4 Common Cybersecurity Mistakes Made by Small Businesses

The following is a guest post from Chelsea Lamb of Businesspop.net

Many SMBs (small and medium-sized businesses) severely underestimate the gravity of cybersecurity risks. Research shows that most SMB leaders, around 66%, do not think they will become a victim of a cyberattack. But this misconception can be incredibly dangerous. Around 67% of businesses face a cyberattack in a given year! Cybersecurity should be one of your top priorities, especially considering the fact that a single attack can mean the end of your business.

SMBs must prepare for cyberattacks in the same way that large enterprises do. Establish a recovery plan, implement cybersecurity policies for your employees, and work with reliable technology companies when it comes to sensitive projects like migrating to the cloud or deploying wireless infrastructure.

Raleigh Business Broker invites you to explore some of the most common cybersecurity mistakes made by small businesses, as well as some steps you can take to avoid them.

Lacking a Recovery Plan

Good cybersecurity preparedness means planning for the worst. How would your business recover from a cyberattack? Attacks can take many forms, from computer viruses that delete essential files to spyware attacks that transmit sensitive data to cybercriminals. Make a plan to deal with different types of attacks, addressing all issues an attack might create.

Many cyberattacks result in data loss. Establish an effective data recovery plan now so your business can get back up and running ASAP after an attack. Commvault recommends enhancing your IT security and recovery plan by identifying the critical systems and data you need to recover first, defining Recovery Point Objectives (RPO) and Recovery Time Objectives (RTO), and determining who will be involved in these recovery efforts.

Relying Solely on Free Antivirus Programs

Free antivirus software can give you a false sense of security. Although any antivirus software is better than nothing, free programs tend to be outdated and vulnerable to today’s increasingly sophisticated threats. These free programs might be enough for individuals, but businesses carry a much larger volume of valuable data and are more vulnerable to complex threats. Free programs typically are not designed to withstand the advanced attacks targeting businesses.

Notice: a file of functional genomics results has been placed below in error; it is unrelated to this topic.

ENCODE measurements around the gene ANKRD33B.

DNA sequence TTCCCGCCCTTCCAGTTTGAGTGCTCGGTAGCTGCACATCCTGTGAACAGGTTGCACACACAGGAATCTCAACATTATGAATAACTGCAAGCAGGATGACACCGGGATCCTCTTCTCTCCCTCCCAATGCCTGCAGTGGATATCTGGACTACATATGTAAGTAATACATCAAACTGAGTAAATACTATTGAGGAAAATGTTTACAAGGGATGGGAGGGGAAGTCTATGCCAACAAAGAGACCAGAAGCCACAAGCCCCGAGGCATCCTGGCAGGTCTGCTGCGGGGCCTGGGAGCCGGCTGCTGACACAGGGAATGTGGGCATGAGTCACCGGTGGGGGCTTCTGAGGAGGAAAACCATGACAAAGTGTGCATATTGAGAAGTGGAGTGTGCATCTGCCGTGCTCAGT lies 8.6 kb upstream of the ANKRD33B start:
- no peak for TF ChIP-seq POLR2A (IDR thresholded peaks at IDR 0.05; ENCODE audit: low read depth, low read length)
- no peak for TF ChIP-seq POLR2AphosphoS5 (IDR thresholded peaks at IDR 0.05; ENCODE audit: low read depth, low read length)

Also, when using antivirus software, make sure you stay on top of updates. When new viruses and exploits arise, these updates are crucial in preventing them from attacking your system. If necessary, create an online calendar and set a schedule; this way, everyone on your team can ensure that these important updates have been downloaded and installed.

Building a Vulnerable Website

Your business website is a critical point of entry into your business. According to eWeek, over 56% of CMS-based websites—such as those made with WordPress, Wix, and Squarespace—are out of date and vulnerable to cyberattacks. Keeping your CMS installation up to date is vital to fending off threats.

Here are some other effective ways to improve your website security:

  • Use secure socket layer (SSL) protection. SSL certificates establish an encrypted connection between your website and its users to prevent hackers from intercepting sensitive data.
  • Specify parameters when creating website forms in SQL to prevent hackers from using your forms to access data.
  • Hire professionals who can assess your website for vulnerabilities and improve your protection.

Not Creating Remote Work Security Policies

Remote work poses many new cybersecurity threats to businesses. Working from home—or the library, coffee shop, or local co-working space—increases the vulnerability of your sensitive business information. For example, if an employee leaves their laptop unattended in public, a cybercriminal could tamper with or steal the device. Hackers can also use unsecured public Wi-Fi to distribute malware or steal sensitive information from connected devices.

Create a thorough remote work security policy so your employees know how to best protect themselves and your company when working from home. Include policies on the creation and use of strong passwords, device controls, and internet usage. Regularly educate your employees about cybersecurity best practices and empower them to protect your business.

Investing in cybersecurity upgrades is one of the best things you can do to ensure the longevity of your business. Even if you get lucky and never experience a cyberattack on your business, implementing security procedures will lend some valuable peace of mind. Chances are, however, that prioritizing cybersecurity today will save you a lot of money down the line.

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